The Antonio II Badile Album of Drawings – ‘an exceptionally interesting and meticulous book’

Posted by Beth Whalley, Marketing Executive

The Antonio Il Badile Album of Drawings‘This is an exceptionally interesting and meticulous book, whose supreme merit is to cast light on a hitherto distinctly overlooked but utterly absorbing corner of the admittedly seemingly endless artistic landscape of the Italian Renaissance.’

So writes world-renowned authority on Italian Renaissance painting Professor David Ekserdjian in November’s issue of The Art Newspaper, on Evelyn Karet’s The Antonio II Badile Album of Drawings: The Origins of Collecting Drawings in Early Modern Northern Italy.

The book makes a major contribution to the study of North Italian drawings, a field that has been relatively neglected when compared with Tuscan drawings of the Renaissance. The album in question is the earliest known example of an art collection pasted onto the pages of a book, and Karet traces its long history, from its assemblage in the late 1530s to its dismantling in the 1950s by dealer Francis Matthiesen. Matthiesen photographed the album in its entirety before taking it apart, meaning that Karet is able to discuss what the album originally looked like and draw conclusions about its organisation. The volume is supplemented by appendices providing a reconstruction of the original album and a page-by-page guide to its contents.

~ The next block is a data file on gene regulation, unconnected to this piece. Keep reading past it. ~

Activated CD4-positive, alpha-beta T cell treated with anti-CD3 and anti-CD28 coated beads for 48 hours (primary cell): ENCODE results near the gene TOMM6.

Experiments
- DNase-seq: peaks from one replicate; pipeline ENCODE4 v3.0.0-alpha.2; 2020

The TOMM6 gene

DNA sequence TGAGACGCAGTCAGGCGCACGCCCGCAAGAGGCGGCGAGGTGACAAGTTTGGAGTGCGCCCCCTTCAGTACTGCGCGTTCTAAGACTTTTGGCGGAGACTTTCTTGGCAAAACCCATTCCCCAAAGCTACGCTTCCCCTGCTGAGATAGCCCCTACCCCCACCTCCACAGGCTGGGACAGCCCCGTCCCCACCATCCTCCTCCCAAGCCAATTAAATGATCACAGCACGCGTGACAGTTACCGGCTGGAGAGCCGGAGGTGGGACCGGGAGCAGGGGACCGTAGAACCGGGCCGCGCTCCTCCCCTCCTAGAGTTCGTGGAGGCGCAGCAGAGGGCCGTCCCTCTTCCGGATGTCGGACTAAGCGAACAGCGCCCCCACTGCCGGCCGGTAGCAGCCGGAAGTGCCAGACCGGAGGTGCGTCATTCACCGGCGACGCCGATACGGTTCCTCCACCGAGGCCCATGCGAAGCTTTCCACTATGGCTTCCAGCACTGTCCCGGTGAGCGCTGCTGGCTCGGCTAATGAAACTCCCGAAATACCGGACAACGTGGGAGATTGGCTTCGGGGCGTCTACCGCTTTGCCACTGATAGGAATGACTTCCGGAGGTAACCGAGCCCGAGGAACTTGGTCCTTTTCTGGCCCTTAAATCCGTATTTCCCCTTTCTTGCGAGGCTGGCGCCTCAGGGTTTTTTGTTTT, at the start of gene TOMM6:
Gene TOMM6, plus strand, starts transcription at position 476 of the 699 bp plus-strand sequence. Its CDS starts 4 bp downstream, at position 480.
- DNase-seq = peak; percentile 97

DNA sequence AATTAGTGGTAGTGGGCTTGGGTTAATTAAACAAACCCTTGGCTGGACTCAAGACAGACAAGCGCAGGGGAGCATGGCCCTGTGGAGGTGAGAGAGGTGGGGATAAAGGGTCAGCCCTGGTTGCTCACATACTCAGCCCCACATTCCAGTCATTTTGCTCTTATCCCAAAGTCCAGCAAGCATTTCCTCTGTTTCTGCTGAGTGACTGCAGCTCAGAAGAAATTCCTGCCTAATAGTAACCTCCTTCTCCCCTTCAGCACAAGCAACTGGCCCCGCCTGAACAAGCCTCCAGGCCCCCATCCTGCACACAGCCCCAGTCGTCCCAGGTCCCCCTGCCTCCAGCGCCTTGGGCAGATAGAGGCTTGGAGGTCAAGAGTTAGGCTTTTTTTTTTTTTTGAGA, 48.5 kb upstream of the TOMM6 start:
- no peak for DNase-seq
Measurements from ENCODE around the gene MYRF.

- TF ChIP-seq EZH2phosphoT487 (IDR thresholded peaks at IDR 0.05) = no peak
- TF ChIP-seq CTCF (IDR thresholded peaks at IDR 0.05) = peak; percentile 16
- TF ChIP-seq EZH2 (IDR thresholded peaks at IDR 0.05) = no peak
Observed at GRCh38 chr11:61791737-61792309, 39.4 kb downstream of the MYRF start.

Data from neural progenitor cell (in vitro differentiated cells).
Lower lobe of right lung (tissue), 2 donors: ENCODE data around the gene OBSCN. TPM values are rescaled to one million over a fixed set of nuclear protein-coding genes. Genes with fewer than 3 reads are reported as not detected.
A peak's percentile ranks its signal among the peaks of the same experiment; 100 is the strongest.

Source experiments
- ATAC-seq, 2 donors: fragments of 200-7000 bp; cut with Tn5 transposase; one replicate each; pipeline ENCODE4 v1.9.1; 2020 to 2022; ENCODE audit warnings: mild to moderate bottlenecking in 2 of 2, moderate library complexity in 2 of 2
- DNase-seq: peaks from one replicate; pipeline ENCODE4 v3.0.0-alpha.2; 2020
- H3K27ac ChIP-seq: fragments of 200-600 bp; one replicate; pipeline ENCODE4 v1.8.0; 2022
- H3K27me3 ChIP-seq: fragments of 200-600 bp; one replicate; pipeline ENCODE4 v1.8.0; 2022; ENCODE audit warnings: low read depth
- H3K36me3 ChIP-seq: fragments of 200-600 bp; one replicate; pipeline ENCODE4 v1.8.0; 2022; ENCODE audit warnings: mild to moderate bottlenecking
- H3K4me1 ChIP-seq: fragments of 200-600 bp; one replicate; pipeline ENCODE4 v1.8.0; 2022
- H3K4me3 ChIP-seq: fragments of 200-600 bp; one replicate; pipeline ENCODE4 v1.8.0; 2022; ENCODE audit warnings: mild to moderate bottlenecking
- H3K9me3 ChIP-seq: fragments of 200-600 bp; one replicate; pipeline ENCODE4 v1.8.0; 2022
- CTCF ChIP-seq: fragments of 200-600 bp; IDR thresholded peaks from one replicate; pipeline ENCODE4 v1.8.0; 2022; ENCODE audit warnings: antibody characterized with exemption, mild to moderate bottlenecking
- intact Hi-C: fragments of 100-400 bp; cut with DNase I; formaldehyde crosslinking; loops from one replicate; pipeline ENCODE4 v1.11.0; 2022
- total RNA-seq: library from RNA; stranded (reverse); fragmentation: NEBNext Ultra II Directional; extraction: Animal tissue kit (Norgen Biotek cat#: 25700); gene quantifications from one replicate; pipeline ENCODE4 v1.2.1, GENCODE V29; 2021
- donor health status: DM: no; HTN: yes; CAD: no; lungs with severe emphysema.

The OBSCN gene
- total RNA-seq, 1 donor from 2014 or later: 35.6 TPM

Karet uses the album as a new point of reference for the collecting of drawings in northern Italy in the early modern era before Vasari. She discusses the Badile family, the contact between artists and humanists, and the hitherto little-acknowledged role of Verona as an exceptionally early centre of collection in the sixteenth and seventeenth centuries.

Evelyn Karet holds a Ph.D. from Columbia University and is a Scholar in Residence in the Department of Visual and Performing Arts at Clark University, USA where she was previously Associate Professor and taught Renaissance Art History. A scholar of late Gothic and Renaissance art, she has also taught at Boston College, Wheaton College, and the University of Georgia Studies Abroad Program in Italy.

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